South Africa's ANC says it won't ditch Ramaphosa to form coalition

Cyril Ramaphosa

South African president Cyril Ramaphosa casts his vote during the South African elections in Soweto, South Africa May 29, 2024. 


Photo credit: Oupa Nkosi | Reuters

What you need to know:

  • Angry voters dismantle 30-year ANC majority
  • Party says it won't ditch incumbent president
  • Official results expected Sunday evening
  • Parties must agree new coalition within 14 days

Johannesburg,

South Africa's once dominant African National Congress acknowledged that it had been humbled by an election that ended its 30-year majority but vowed not to replace President Cyril Ramaphosa as a condition to forming a new governing coalition.

Official results from Wednesday's vote, due on Sunday evening, will confirm the end of the ANC's unchallenged grip on political power and start the clock on a race to strike a deal with one or more opposition parties.

Political parties will then have two weeks to work out a deal before a new parliament sits to choose a president, who would likely still emerge from the ANC as the biggest party.

Voters, angry at joblessness, inequality and rolling blackouts, slashed support for the legacy party of Nelson Mandela to 40%, down from 57.5% in the 2019 parliamentary vote.

"Did we commit mistakes? Yes, we did. In governance and everywhere else," Fikile Mbalula, the party's secretary general, said on Sunday during the first press briefing the ANC has held since the polls, adding the party had "nothing to celebrate."

The result means that the ANC must now share power, likely with a major political rival, in order to keep it - an unprecedented prospect since the democratic end of white minority rule in 1994.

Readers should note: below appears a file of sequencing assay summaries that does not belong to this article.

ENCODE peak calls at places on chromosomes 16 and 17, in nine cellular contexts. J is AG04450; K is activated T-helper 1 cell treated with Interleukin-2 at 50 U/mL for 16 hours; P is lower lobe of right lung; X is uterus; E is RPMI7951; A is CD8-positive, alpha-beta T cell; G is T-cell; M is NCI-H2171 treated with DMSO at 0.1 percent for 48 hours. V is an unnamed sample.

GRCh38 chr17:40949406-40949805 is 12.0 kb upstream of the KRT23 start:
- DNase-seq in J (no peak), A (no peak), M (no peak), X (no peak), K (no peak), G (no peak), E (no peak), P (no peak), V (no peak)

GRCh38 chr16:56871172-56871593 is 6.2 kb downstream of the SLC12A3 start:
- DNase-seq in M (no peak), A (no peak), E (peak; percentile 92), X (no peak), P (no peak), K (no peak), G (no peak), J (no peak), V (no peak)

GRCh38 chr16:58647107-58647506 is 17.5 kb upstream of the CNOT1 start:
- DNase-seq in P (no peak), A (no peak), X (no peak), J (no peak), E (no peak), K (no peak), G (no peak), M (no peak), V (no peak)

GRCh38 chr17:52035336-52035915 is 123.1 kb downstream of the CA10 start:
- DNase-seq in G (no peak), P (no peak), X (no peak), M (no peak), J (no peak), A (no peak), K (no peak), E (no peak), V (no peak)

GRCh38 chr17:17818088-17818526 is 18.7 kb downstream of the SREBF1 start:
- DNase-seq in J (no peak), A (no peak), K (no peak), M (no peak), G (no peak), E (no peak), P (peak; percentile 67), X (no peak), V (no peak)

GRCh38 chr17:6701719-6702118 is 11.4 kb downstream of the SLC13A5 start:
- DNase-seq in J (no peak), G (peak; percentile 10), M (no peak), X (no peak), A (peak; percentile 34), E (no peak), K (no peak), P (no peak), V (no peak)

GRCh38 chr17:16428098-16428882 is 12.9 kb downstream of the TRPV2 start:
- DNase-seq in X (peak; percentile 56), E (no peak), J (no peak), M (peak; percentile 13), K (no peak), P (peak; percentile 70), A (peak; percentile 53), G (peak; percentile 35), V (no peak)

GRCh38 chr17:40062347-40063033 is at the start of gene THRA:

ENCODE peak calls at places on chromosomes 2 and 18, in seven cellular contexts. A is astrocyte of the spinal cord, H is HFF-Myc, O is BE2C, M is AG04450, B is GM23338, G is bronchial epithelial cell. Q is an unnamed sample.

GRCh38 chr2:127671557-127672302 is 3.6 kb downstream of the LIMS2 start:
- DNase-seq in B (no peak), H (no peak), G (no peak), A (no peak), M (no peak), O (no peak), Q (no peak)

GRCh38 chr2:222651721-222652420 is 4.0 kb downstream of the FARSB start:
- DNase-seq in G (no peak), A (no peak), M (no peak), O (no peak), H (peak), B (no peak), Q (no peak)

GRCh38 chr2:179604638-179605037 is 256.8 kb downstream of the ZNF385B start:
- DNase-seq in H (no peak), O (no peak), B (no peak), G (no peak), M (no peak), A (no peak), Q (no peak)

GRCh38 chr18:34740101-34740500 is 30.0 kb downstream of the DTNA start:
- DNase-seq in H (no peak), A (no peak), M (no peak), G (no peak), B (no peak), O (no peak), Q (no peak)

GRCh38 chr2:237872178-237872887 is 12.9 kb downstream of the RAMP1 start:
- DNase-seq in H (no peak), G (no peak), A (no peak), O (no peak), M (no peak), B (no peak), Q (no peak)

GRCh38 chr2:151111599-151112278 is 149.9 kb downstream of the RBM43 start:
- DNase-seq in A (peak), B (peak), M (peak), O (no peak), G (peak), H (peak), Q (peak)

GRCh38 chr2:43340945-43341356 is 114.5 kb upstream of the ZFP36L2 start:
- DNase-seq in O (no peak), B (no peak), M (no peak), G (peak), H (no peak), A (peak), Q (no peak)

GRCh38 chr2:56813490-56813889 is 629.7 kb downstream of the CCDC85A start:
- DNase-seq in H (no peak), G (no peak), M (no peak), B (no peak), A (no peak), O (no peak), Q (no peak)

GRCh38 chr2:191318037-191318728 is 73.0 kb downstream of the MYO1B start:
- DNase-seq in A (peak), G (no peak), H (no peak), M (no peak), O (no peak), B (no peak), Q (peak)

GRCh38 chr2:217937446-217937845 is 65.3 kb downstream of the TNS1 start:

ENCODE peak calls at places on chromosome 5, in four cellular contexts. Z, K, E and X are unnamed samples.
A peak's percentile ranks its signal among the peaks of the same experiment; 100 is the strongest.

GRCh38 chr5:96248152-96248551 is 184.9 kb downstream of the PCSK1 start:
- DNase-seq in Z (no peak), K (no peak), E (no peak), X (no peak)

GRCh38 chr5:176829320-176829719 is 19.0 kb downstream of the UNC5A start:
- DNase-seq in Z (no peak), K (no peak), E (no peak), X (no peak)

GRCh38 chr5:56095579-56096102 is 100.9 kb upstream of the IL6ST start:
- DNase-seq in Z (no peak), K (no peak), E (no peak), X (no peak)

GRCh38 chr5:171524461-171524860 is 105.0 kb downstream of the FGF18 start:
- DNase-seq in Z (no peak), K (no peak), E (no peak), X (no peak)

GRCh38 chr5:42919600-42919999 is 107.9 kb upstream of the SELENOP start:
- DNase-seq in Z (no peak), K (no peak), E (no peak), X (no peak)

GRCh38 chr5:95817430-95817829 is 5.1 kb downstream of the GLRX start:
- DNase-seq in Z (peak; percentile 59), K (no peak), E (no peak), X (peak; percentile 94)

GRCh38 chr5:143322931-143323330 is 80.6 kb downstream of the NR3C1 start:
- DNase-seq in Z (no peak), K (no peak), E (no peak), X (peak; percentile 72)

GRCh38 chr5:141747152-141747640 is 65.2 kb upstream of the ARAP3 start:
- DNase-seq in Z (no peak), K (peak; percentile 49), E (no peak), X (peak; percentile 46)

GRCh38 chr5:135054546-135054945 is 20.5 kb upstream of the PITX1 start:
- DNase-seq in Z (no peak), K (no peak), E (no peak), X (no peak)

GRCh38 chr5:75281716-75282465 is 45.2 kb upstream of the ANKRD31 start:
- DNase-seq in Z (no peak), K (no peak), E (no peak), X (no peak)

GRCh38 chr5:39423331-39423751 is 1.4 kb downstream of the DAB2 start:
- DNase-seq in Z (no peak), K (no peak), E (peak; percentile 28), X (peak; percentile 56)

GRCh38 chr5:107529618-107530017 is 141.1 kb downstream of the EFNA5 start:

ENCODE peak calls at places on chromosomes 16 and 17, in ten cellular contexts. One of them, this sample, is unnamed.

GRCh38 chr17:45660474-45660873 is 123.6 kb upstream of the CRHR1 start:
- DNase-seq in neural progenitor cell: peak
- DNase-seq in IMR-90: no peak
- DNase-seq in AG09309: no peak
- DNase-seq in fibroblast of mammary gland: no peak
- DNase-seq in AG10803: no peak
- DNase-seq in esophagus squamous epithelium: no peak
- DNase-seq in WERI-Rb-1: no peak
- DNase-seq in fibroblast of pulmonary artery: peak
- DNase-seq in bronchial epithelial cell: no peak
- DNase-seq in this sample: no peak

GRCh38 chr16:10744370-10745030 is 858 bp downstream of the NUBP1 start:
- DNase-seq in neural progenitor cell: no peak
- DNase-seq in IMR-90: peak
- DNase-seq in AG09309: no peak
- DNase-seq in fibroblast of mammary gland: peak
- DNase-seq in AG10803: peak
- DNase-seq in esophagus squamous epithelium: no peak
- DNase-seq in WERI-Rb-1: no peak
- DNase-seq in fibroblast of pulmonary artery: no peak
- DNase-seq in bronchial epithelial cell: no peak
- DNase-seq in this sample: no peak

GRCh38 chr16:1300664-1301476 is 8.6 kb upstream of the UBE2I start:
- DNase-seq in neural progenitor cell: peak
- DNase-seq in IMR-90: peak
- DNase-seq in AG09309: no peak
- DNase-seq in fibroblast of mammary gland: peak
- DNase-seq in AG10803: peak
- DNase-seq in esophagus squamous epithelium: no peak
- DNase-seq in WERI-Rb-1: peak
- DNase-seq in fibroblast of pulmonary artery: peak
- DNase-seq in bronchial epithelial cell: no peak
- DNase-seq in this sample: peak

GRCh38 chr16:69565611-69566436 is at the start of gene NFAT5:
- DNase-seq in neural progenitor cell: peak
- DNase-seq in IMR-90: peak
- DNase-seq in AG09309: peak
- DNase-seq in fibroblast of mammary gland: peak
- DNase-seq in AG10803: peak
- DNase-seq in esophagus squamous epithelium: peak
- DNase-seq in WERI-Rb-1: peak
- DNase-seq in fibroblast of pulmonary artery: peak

Will of the people

"The ANC is committed to the formation of a government that reflects the will of the people, that is stable and that is able to govern effectively," Mbalula said.

He said the ANC would be having discussions internally and with other parties to create national and provisional governments "that reflect the will of the people and that are able to take the country forward."

The party's poor showing has fuelled speculation that Ramaphosa's days might be numbered, either due to the demands of a prospective coalition partner or as a result of an internal leadership challenge.

Mbalula said the ANC would not bend to pressure from other parties that Ramaphosa, once Mandela's leading negotiator to end apartheid, must step down.

"That is a no-go area," he said.

COSATU - South Africa's largest trade union group and a major ANC ally - also rallied behind Ramaphosa.

"What's key is that a coalition be led by the ANC and President Ramaphosa," COSATU spokesman Matthew Parks said.

Counting from the May 29 poll was all but complete on Sunday afternoon, with results in from 99.9% of polling stations.

Before Wednesday, the ANC had won every national election by a landslide since 1994, but over the last decade its support has waned.

Democratic Alliance

The main opposition party, the white-led, pro-business Democratic Alliance (DA), received 21.8% of votes.

uMkhonto we Sizwe (MK) - "spear of the nation" in the Zulu language - a new party led by former President Jacob Zuma and named after the ANC's former armed wing, managed to take 14.6%, doing most of the damage to the ANC.

Despite doing better than expected, MK said it was considering challenging the results in court.

The far-left Economic Freedom Fighters (EFF), led by former ANC youth leader Julius Malema, got 9.5%.

The prospect of an ANC tie-up with either the EFF or MK has rattled South Africa's business community and international investors, who would prefer a coalition that brings in the DA.

The leaderships of both the DA and the small Inkatha Freedom Party (IFP) were due to meet separately on Sunday to discuss the next steps.

"We will look at the final lie of the land," said DA spokesperson Charity McCord, adding there had been no coalition talks yet with any party.

Local media reported that the DA could be open to entering a cooperation pact with the ANC, supporting it in key decisions in exchange for top jobs in parliament. The IFP could also be part of such a deal.

Mbalula said the ANC's leadership would meet on Tuesday for discussions on the way forward.